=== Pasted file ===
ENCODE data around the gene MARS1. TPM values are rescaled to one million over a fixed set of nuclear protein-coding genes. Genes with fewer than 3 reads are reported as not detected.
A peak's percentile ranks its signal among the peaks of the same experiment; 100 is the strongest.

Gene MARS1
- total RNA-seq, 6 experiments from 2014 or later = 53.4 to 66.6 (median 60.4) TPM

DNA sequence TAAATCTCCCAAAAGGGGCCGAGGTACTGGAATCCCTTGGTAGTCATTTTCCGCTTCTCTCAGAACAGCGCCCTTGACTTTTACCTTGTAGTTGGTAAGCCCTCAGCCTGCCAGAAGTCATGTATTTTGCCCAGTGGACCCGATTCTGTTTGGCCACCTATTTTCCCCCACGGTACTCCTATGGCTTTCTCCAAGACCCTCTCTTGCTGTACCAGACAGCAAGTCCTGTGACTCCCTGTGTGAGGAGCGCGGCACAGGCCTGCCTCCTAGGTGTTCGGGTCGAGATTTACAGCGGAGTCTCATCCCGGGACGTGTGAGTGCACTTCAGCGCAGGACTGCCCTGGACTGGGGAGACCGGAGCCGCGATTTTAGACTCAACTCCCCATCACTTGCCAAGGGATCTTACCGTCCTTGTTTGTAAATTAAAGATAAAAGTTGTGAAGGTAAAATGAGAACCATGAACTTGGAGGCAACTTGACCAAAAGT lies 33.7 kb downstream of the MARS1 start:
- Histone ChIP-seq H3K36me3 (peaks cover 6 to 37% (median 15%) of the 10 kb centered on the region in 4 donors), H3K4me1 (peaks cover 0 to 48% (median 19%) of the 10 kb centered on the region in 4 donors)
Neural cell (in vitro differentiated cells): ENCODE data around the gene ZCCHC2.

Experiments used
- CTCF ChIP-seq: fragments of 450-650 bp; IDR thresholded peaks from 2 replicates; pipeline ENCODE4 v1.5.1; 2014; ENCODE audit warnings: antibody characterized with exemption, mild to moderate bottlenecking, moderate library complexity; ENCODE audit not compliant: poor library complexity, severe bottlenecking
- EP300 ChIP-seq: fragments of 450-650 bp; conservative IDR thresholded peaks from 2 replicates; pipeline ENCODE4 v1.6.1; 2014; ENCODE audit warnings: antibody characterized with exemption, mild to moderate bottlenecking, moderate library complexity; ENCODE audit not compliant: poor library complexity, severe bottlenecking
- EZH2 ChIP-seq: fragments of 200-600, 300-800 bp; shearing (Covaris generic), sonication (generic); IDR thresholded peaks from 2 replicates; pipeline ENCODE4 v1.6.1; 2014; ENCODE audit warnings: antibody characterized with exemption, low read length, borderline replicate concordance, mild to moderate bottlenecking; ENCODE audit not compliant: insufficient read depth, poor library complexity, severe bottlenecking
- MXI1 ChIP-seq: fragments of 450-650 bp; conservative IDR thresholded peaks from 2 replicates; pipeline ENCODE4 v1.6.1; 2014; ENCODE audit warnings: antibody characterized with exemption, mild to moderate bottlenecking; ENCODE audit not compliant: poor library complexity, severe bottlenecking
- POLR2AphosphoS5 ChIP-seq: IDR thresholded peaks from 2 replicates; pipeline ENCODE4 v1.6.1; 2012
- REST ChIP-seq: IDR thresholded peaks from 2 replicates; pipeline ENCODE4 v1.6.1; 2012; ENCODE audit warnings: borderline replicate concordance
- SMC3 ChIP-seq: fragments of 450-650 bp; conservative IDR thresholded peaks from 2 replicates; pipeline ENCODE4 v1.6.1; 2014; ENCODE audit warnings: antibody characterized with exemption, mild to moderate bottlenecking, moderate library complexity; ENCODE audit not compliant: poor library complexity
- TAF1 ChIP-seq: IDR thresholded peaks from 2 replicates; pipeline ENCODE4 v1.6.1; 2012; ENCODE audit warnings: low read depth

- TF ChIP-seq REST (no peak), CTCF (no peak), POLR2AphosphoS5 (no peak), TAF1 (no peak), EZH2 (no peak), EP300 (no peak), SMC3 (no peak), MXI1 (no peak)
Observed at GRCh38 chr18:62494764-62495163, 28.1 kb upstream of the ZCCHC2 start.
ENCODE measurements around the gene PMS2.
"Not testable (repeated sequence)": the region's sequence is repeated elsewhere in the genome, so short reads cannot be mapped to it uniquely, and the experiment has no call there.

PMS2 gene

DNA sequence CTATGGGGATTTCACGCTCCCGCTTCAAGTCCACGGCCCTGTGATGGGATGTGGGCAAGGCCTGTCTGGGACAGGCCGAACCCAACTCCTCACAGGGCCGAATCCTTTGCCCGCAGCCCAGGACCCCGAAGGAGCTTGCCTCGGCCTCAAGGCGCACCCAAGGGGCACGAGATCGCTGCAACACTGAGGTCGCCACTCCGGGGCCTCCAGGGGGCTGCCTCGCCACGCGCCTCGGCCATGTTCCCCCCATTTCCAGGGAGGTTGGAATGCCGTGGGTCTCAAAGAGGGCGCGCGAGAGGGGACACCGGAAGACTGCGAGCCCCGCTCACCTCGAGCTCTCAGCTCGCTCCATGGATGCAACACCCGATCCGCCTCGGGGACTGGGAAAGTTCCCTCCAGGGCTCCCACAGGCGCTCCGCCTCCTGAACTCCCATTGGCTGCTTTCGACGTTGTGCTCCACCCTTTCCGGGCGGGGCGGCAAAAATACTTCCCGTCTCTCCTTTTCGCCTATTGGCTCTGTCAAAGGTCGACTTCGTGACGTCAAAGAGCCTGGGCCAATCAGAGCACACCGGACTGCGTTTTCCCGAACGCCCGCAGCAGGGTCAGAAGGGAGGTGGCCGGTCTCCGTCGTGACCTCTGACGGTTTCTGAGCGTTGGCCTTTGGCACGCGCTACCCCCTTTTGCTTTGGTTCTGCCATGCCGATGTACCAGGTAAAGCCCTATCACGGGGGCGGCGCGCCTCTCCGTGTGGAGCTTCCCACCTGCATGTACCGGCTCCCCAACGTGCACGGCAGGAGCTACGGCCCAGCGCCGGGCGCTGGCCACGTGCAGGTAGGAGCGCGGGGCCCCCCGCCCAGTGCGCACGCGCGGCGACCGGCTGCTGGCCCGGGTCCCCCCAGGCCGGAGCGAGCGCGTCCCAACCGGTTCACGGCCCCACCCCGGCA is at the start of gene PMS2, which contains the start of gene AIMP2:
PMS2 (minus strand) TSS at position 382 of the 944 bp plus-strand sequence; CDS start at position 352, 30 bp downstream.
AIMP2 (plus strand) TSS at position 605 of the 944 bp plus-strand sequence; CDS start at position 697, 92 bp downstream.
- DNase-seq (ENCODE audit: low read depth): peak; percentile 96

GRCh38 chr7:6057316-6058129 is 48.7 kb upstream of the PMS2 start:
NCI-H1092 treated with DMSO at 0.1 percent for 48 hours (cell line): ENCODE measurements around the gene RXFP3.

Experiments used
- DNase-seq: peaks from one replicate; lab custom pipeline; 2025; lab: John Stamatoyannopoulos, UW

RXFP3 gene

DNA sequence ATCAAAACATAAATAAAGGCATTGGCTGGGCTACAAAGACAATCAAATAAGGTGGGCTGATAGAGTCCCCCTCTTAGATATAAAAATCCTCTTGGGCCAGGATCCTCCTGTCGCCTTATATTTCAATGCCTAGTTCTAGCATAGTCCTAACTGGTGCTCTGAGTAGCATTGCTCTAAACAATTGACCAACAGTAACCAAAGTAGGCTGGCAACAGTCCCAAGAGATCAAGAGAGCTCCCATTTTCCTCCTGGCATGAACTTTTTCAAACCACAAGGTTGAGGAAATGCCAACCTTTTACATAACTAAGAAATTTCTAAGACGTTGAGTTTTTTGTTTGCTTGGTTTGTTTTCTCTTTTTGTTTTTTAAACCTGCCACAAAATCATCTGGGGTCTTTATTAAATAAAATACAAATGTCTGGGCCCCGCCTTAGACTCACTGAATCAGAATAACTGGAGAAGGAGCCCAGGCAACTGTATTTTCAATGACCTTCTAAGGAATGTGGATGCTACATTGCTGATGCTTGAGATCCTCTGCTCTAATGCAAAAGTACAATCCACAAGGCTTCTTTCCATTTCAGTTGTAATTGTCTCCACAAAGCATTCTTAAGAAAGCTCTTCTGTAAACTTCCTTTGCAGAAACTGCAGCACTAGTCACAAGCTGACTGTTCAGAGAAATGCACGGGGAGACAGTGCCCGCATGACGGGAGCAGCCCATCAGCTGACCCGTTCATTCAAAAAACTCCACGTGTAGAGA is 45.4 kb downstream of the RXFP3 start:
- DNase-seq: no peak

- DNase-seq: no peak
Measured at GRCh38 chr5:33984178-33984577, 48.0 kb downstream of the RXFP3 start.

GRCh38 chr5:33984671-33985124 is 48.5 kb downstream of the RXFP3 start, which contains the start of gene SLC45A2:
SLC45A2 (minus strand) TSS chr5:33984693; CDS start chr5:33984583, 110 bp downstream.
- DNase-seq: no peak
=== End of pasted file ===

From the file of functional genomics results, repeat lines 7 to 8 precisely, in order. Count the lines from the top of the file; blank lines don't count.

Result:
Neural cell (in vitro differentiated cells): ENCODE data around the gene ZCCHC2.

Experiments used